The Sound of Sirens
- Video 1: http://instagram.com/p/gLxDNyv3Mz/
- Video 2 (with slomo!): http://www.youtube.com/watch?v=bvfnVCZ2xmw
- Want to create a controller similar to the look/feel of the Peavey 1600x MIDI controller (16 faders and buttons): http://static.kvraudio.com/i/b/peavey__pc-1600x.jpg
Old sketch of "siren disks" mounted to a bike wheel.
Older sketch of the sort of timbre that you can create from different holes in a disk. What looked like it would be amplitude modulation (and probably is, to an extent) is actually a rich harmonic series, according to Bart Hopkin.
The siren organ with one motor and faders controlling the flow of air (pressure/volume).
The siren organ with faders controlling the speed of the motor--a hybrid design with the above.
Examples of other work
- Victory Siren on the White Holly by Dan Das Mann (Sausalito Lighted Boat Parade): http://oaklandvictorysiren.com/movies/victory_siren_on_the_white_holly.php#more
- Musical Siren by Bart Hopkin: http://windworld.com/features/gallery/musical-siren-built-by-bart-hopkin/
- Siren Organ by some kid: http://www.youtube.com/watch?v=rAHGhRABI9g (skip to the last 10 seconds): air generated by him, not very loud
- THIS: Siren Organ based on 1915 Loman patent: http://www.youtube.com/watch?v=gSn4EUNXz4M
- Same person as above: The Helmholtz doppelsiren (double siren? for beating paterns): http://www.renebakker.com/2012/works/helmholtz-doppelsiren/
(* what the hell NAMTA? http://www.namtamusic.com/siren-wi-organ-lessons)
- Vertiges, a pretty serious piece composed for "siren organ": https://vimeo.com/61600835 - not exactly clear how this instrument is a siren (and perhaps its name is given more for its timbre). appears to be sensors in the horns that detect distance to the hand. very beautiful implementation though. more here: http://www.chicagoreader.com/chicago/jean-francois-laporte/Content?oid=915538 - "built instruments with names like the Tu-Yo and the Siren Organ out of air compressors, pneumatic valves, and boat horns"
- not totally related, but I always find the Swarmatron inspiring in its tone; love the continuous oscillators: http://www.youtube.com/watch?v=uuM4yBFI03E
- a homemade pipe organ. We can make individual air valves like he does http://www.sentex.net/~mwandel/organ/organ.html. How it works: http://www.youtube.com/watch?v=d5baNcgIA8o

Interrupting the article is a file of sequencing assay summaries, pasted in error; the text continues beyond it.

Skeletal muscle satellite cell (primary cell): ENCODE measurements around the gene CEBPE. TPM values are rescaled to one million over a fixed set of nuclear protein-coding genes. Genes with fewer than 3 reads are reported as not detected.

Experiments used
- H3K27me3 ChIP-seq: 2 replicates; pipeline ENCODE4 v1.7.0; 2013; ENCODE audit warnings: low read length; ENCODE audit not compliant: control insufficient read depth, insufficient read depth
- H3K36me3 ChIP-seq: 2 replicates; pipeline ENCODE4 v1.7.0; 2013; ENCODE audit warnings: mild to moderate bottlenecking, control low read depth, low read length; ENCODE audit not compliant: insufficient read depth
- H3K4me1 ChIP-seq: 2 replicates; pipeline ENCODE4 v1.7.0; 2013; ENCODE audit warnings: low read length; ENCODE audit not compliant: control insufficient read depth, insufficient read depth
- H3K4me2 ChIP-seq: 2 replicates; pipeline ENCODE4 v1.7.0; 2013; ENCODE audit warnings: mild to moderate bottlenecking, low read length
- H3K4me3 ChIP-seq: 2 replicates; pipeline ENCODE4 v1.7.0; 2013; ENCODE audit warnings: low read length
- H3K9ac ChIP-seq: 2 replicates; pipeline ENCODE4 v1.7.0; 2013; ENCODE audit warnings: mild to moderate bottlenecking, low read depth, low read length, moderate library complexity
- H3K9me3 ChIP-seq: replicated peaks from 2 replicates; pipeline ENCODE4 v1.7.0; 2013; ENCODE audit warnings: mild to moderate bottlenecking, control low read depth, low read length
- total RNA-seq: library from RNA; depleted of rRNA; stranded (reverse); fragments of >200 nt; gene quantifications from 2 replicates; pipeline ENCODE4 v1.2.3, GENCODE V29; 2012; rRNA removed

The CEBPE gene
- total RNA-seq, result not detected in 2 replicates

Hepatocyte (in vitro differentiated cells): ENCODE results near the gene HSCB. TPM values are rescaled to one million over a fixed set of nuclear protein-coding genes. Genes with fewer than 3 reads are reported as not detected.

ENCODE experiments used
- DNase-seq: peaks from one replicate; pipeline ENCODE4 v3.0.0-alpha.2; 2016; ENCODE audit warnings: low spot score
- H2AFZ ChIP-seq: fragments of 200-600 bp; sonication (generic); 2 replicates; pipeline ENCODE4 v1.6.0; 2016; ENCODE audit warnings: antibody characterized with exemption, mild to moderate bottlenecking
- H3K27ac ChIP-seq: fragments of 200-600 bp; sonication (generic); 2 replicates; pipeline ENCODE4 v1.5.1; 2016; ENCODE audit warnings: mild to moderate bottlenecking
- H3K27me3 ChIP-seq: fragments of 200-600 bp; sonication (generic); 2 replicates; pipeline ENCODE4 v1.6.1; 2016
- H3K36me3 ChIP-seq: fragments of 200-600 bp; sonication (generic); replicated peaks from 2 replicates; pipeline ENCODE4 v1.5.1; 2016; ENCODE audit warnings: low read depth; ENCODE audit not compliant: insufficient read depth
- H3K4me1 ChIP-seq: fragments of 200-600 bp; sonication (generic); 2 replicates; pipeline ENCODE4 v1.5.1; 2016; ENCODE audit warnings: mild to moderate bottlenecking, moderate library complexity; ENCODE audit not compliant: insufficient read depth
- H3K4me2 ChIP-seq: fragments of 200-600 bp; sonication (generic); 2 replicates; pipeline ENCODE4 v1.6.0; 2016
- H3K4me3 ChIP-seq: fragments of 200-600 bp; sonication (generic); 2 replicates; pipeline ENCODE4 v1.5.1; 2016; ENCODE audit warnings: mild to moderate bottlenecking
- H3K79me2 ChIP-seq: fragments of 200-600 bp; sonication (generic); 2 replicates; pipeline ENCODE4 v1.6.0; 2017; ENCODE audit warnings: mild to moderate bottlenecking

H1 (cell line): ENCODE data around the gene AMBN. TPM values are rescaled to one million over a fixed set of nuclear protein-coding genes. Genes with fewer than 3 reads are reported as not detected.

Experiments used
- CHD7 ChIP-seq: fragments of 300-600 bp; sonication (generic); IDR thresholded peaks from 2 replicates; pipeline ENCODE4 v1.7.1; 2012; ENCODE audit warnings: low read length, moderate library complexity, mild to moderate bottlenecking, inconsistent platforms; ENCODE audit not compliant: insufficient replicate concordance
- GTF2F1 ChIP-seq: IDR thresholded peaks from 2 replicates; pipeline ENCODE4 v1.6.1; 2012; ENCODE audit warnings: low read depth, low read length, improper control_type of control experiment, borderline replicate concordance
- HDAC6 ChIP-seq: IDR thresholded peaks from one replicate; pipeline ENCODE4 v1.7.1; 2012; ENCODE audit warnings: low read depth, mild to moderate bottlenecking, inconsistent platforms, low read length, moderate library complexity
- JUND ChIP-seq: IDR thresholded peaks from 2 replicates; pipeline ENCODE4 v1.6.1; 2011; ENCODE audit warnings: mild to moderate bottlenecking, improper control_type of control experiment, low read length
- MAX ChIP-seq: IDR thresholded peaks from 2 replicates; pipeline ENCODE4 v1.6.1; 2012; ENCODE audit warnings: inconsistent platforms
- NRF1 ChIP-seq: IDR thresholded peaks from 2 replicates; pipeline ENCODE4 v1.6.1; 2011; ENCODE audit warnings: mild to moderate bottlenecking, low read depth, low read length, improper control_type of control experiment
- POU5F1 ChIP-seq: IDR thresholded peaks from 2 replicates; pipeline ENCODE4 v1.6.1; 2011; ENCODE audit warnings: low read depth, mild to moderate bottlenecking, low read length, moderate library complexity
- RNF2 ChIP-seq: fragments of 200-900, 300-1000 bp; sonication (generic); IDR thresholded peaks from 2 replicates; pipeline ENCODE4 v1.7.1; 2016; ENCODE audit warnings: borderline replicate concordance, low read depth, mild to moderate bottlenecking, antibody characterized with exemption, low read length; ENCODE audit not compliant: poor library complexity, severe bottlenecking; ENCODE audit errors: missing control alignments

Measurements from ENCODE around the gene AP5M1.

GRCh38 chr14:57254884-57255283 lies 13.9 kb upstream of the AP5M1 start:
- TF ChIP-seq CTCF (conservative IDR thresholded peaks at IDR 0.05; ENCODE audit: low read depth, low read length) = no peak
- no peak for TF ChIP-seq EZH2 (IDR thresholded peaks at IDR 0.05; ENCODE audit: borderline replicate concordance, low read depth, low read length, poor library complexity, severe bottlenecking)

MVP. We built a disc with evenly spaced holes attached to a rotating motor and a 9V battery. Blowing on the spinning disc does indeed produce pitch! The motor was rather noisy until we figured out a position to squeeze it (near the top) that makes it virtually silent. Then, we iterated, and attached a potentiometer (fader) to control the voltage. This successfully created a moving pitch that sounded very siren-like!
The Plan. We want to build a "siren organ" with some faders to control rotational speed of the motor(s) (frequency), other faders to control the applied air pressure (volume), and buttons to control solenoid valves to turn the sirens on/off.
Unlimited Resources Vision. It's more about unlimited money than time--I think we can achieve something cool. We're ditching the bike idea, I think.
Elevator Pitch. An "organ of sirens" with the feel of a MIDI instrument. Faders control the volume and frequency of mechanical sirens, while buttons turn them on and off.
motors (5, one for each disk)
tubes/air hose (10)
solenoid valves (10):
* 7psi model (might need more): http://www.jameco.com/webapp/wcs/stores/servlet/Product_10001_10001_169835_-1
* air directional control valves: http://www.mcmaster.com/#air-directional-control-valves/=p6xufn
power source (1?)
keys/piano/organ interface (faders + buttons + enclosure)
enclosures for the disks (5)
also check out air (pneumatic) controls for air rifles, potato canons, pipe organs, etc. http://www.youtube.com/watch?v=DG6own141z0 shows how to make a homemade check valve with pvc connectors and a bouncy ball.
Next Steps. The next steps are to build a 5-fader, 4-button, 1-motor model, where 4 faders are devoted to air hoses over the individual rings of 1 disk (different pitches) and control the air pressure of each hose, and 1 fader is dedicated to the spin of the motor. The 4 faders could possibly control ball valves to partially open/close the air hoses as opposed to flow, which we do not have a good grasp of how to control (cheaply; a regulator might work). The buttons could also serve as the valve control, or could power on/off the air supply.
We need to figure out how fast we want the individual motors to go, and how much power they need to all spin at the same speed. This will let us tune our organ.